Ryder Cup: Pate’s career detours at ’91 match
Tuesday, September 25, 2012
The first blow struck in the 1991 Ryder Cup matches wasn’t landed by a competitor. It was absorbed by American Steve Pate when he was involved in a car crash on the way to the traditional gala dinner.
Twenty-one years have passed since that fateful night, and while most Americans remember Kiawah’s “War by the Shore” for its dramatic outcome, for Pate, the accident changed his career.
Pate was a 31-year-old Ryder Cup rookie who tied for seventh place in the PGA Championship to bump Tim Simpson from the 10th and final automatic berth on the U.S. team. Pate seemed a lock to make the 1989 team until he failed to earn a point in the final five months of qualifying.
“For the last four years, making the team had kept me up at night,” he said.
American captain Dave Stockton expected Pate to be one of his stalwarts. While others struggled to master the vagaries of The Ocean Course on Kiawah Island, S.C., Pate had shot 65 in a practice round.
“He was playing as good, if not better, than anyone on the team,” said Corey Pavin, Pate’s teammate dating to their days at UCLA.
Then Pate suffered the most notable car accident in golf since Ben Hogan’s 1949 crash. The two teams were whisked through traffic by police escort in a 13-limousine convoy on their way to Charleston’s Omni Hotel. It was Wednesday night, around 7:30, and drizzling. About five miles south of Charleston, a police vehicle with its lights off moved into the caravan in front of the police escort. The escort car braked, setting off a three-car collision.
Pate and his wife, Sheri, were riding in the back seat; Pavin and his then-wife, Shannon, were seated in front of them. Pate, who wasn’t wearing his seat belt, was thrown to the floor as they struck the
car in front carrying Ray Floyd and Fred Couples.
“I wound up sideways,” Pate said. “Then the car behind us carrying (Paul) Azinger and (Chip) Beck crashed into the rear of our car, and I caught the seat in my side.”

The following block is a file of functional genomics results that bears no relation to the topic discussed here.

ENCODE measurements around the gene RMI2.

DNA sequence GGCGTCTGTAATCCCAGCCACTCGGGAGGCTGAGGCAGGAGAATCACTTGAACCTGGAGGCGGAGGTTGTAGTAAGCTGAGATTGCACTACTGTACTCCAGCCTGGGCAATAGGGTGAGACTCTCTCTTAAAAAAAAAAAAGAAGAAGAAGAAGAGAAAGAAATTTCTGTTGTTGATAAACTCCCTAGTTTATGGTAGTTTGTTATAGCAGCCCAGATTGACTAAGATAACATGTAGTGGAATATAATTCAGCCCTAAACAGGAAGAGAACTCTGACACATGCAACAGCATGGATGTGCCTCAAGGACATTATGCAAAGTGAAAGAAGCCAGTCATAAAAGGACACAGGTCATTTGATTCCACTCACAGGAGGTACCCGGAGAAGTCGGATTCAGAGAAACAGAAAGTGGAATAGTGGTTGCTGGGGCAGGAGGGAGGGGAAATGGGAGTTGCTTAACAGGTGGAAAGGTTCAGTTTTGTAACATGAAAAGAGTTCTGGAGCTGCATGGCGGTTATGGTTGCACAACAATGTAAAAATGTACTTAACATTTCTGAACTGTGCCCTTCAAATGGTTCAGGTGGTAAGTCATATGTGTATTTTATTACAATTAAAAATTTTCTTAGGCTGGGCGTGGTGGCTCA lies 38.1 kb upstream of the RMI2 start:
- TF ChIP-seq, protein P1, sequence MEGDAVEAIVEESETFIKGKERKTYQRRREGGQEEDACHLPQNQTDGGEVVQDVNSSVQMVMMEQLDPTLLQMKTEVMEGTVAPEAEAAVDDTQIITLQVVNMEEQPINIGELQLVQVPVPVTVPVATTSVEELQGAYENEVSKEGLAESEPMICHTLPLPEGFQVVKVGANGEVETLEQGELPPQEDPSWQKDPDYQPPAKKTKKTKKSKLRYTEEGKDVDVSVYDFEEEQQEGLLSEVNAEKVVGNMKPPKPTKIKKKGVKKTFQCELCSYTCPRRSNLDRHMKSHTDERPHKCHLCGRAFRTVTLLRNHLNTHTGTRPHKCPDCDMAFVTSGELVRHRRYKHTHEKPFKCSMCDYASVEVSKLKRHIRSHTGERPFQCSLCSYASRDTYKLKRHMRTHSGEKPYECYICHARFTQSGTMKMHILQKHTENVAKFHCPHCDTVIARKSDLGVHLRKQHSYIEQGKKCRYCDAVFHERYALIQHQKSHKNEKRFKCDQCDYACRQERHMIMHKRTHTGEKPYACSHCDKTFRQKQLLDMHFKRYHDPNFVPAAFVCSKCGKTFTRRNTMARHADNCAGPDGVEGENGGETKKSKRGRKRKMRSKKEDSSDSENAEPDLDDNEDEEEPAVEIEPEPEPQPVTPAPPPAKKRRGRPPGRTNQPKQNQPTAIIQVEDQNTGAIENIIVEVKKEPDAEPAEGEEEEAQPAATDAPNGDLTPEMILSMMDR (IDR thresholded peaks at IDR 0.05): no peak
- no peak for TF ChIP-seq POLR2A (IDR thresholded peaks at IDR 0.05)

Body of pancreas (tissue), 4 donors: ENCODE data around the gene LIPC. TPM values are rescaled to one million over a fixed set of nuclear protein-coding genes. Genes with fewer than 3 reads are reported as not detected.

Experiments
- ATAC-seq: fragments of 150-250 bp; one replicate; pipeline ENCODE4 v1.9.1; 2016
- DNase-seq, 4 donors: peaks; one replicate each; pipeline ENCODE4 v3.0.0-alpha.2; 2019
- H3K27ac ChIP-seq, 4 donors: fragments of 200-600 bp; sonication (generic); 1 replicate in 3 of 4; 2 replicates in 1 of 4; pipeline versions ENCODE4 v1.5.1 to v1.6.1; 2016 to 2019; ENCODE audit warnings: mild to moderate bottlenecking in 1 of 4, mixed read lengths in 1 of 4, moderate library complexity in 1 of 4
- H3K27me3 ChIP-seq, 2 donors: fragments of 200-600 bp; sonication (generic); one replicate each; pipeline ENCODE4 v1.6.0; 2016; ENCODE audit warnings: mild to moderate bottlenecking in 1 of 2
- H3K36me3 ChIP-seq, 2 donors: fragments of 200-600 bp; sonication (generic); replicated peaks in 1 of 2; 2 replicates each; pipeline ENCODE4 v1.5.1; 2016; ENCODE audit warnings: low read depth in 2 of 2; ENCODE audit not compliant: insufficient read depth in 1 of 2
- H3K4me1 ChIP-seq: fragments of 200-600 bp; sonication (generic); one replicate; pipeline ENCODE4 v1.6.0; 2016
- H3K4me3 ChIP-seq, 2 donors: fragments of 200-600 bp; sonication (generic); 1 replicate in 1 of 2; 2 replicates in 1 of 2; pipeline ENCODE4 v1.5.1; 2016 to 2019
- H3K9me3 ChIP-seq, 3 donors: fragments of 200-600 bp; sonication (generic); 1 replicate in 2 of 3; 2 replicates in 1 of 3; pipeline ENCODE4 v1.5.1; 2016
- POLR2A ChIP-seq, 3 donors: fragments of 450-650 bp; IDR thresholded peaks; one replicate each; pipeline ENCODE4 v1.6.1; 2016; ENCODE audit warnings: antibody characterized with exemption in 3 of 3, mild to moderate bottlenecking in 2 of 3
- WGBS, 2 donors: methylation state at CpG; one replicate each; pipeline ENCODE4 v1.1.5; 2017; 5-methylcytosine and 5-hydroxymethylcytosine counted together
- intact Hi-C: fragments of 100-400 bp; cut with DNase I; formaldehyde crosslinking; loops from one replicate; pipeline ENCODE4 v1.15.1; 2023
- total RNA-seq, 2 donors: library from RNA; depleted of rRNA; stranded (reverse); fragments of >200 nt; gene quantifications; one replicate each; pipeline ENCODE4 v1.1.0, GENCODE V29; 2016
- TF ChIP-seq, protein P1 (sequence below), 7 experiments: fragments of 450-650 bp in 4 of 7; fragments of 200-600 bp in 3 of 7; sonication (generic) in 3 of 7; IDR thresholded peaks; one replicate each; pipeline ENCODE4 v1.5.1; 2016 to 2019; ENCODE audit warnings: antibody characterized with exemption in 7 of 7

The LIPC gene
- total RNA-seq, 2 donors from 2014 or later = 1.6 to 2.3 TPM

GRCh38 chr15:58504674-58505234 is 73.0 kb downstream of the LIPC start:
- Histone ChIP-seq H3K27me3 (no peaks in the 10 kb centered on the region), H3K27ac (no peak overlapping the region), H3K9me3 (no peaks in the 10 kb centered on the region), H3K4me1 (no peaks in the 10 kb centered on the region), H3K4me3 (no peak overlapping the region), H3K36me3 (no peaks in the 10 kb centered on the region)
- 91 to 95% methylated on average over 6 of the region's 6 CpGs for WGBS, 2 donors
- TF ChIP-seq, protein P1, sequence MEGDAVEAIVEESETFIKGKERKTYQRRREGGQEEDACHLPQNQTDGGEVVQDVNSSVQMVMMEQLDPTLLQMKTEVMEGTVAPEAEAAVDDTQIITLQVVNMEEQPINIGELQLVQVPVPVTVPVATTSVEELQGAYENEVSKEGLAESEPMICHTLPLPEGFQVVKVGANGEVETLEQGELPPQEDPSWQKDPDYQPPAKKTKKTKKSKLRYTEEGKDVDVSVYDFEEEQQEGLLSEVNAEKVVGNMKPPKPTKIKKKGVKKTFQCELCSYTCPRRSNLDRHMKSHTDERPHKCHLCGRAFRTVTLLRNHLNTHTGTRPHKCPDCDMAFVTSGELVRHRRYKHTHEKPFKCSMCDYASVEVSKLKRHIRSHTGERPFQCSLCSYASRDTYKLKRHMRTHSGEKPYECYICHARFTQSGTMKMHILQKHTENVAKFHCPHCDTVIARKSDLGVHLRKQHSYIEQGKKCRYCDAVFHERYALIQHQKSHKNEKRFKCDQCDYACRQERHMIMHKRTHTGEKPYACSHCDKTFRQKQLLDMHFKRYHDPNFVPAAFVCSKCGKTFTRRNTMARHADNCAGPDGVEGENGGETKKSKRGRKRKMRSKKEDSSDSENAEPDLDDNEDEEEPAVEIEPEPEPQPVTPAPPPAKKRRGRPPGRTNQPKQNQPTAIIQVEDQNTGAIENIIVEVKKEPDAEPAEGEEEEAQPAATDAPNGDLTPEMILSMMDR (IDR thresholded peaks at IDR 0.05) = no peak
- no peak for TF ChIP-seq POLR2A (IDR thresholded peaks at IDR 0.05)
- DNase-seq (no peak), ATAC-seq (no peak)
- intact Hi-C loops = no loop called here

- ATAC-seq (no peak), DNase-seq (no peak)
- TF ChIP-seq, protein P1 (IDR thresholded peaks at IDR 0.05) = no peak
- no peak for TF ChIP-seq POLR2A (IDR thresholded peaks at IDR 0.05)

Pate was rushed to a hospital, where X-rays and a CT scan revealed no broken bones, but Pate suffered a deep bruise to the left abdominal muscles. To this day, Pate best remembers a moment of levity with his doctor as a contingent of media waited to hear the severity of his injury.
“He asked if he could walk out the front door and tell the press that they lost me on the operating table,” Pate said.
Overnight, Pate received treatment every third hour from the team’s physical therapist. In the days ahead, the bruise turned from blue to purple to black.
“I thought I was bulletproof and I’d be fine,” Pate said.
Years later, the disappointment is evident in Pate’s voice when he says he could’ve played Friday, but Stockton opted to sit him. Pate played through the pain in Saturday’s afternoon four-ball, in what turned out to be his lone match. He and Pavin lost to Bernhard Langer and Colin Montgomerie, 2 and 1. To make matters worse, on the sixth hole, Pate was checking his line of sight when he lost his footing.
“Everything on my left side went,” he said. “I gutted out the round, but I knew I was done for the week.”
Pate drew Seve Ballesteros in Sunday’s singles. That morning, Pate attempted to loosen up on the range. Any thoughts of inspiring his teammates to victory by playing hurt were dashed when he couldn’t hit a sand wedge more than 40 yards.
“I didn’t have a chance,” Pate said.
David Gilford was the European name placed in a sealed envelope before the competition in case a match couldn’t be played because of injury. Pate’s singles match on Sunday was declared a draw, not a forfeit, according to the rules.
Pate won early the next season at Torrey Pines, but he says his hip never functioned properly again, and he was forced to adjust to a swing dominated by the upper body. His longtime caddie, Al Mellan, has wondered how good Pate could’ve been if not for the freak accident.
“I know that injury changed everything. It didn’t just change the Ryder Cup. It changed the rest of his career,” said Mellan, Pate’s caddie on the Champions Tour. “But I’ve never heard him complain about it.”
Pate did earn a slice of Ryder Cup redemption. In 1999, Ben Crenshaw made him a captain’s pick. This time there was no dinner the night before, and Pate won a point partnered with Tiger Woods and his Sunday singles match.
“Other than my first win, I don’t have a highlight that compares with the Ryder Cups,” Pate said. “That was something I really loved.”